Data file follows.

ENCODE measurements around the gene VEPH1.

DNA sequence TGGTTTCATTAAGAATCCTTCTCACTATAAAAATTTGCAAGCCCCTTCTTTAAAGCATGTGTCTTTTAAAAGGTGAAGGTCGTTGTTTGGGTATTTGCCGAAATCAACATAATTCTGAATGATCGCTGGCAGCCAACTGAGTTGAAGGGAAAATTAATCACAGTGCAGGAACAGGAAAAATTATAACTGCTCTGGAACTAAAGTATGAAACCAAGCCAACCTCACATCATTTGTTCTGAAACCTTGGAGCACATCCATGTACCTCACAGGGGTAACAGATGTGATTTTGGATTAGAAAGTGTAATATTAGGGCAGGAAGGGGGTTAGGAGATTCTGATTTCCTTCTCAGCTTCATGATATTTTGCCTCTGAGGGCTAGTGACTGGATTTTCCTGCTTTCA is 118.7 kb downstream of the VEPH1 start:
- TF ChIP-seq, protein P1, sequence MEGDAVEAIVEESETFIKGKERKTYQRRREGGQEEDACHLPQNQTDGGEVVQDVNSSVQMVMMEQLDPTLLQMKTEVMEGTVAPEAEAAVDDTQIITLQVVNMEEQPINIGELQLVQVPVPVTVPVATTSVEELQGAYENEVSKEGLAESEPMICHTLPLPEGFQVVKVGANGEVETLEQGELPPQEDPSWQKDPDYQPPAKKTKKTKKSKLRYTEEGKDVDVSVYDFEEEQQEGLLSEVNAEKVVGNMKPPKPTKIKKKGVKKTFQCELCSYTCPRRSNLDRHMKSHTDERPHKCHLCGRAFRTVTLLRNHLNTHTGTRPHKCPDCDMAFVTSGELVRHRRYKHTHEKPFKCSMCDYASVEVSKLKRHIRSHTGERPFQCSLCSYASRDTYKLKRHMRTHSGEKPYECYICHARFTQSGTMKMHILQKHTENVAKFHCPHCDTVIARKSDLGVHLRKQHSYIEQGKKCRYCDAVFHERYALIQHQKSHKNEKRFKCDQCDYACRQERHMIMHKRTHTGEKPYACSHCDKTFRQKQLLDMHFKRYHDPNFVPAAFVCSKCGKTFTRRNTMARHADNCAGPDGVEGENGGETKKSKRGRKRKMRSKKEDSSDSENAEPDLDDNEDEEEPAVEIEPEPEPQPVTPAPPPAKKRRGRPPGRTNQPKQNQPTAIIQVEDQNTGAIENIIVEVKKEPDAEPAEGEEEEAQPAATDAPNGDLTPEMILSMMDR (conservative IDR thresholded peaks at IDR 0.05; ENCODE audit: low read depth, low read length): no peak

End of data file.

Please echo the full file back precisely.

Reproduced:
ENCODE measurements around the gene VEPH1.

DNA sequence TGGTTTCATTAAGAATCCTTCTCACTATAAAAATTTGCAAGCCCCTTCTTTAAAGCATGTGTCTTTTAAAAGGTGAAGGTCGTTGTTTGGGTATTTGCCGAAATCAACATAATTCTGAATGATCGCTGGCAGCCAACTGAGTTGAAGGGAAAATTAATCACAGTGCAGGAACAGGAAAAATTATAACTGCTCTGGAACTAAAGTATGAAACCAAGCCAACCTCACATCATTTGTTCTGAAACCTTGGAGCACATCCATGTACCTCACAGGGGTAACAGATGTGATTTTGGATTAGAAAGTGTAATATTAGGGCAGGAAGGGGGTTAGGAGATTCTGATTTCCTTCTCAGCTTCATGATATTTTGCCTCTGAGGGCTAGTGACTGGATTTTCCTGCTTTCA is 118.7 kb downstream of the VEPH1 start:
- TF ChIP-seq, protein P1, sequence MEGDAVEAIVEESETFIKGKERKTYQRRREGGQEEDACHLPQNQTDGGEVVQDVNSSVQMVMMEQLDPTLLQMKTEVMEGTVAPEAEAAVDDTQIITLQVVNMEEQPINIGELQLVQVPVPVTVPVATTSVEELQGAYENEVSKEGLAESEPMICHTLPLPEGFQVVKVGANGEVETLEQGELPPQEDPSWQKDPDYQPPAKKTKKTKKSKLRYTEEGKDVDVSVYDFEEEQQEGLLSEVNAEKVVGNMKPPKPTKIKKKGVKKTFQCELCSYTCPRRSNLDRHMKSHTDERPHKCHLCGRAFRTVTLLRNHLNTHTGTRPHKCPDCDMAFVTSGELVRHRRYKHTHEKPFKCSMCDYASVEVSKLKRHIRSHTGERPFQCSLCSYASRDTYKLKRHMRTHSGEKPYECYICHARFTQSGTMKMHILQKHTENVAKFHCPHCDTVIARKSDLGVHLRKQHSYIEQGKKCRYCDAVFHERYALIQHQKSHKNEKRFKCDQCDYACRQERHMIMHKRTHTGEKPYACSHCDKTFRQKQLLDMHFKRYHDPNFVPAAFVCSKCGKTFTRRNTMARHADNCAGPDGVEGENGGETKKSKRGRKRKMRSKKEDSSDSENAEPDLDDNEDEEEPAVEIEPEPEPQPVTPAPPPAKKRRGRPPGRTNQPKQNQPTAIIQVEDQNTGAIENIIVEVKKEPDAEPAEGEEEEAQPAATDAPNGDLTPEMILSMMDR (conservative IDR thresholded peaks at IDR 0.05; ENCODE audit: low read depth, low read length): no peak